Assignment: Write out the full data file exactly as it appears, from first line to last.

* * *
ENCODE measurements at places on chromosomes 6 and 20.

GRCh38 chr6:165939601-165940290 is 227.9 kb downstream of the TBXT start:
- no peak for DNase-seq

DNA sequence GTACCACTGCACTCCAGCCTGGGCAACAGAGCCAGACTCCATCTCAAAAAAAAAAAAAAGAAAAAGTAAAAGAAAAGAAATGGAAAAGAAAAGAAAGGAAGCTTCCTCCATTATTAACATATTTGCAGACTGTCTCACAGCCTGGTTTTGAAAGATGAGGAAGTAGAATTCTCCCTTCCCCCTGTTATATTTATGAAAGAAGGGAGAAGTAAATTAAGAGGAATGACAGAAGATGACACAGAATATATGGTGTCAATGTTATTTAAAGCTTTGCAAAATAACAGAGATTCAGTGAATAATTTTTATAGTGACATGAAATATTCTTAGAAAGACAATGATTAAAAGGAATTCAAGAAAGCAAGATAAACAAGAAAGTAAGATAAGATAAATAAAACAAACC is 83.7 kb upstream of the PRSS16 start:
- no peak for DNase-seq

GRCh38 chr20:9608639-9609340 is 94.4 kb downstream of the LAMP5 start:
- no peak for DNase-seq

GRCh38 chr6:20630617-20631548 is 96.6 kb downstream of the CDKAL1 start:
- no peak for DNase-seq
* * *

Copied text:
ENCODE measurements at places on chromosomes 6 and 20.

GRCh38 chr6:165939601-165940290 is 227.9 kb downstream of the TBXT start:
- no peak for DNase-seq

DNA sequence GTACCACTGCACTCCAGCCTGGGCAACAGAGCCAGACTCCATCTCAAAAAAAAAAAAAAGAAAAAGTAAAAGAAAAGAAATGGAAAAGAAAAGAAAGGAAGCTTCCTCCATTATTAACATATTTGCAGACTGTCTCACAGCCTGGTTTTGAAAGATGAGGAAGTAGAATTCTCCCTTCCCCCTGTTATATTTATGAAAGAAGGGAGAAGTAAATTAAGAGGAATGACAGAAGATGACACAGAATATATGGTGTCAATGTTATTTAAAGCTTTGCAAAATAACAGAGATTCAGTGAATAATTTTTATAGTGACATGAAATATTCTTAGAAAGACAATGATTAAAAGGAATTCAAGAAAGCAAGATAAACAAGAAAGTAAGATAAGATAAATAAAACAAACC is 83.7 kb upstream of the PRSS16 start:
- no peak for DNase-seq

GRCh38 chr20:9608639-9609340 is 94.4 kb downstream of the LAMP5 start:
- no peak for DNase-seq

GRCh38 chr6:20630617-20631548 is 96.6 kb downstream of the CDKAL1 start:
- no peak for DNase-seq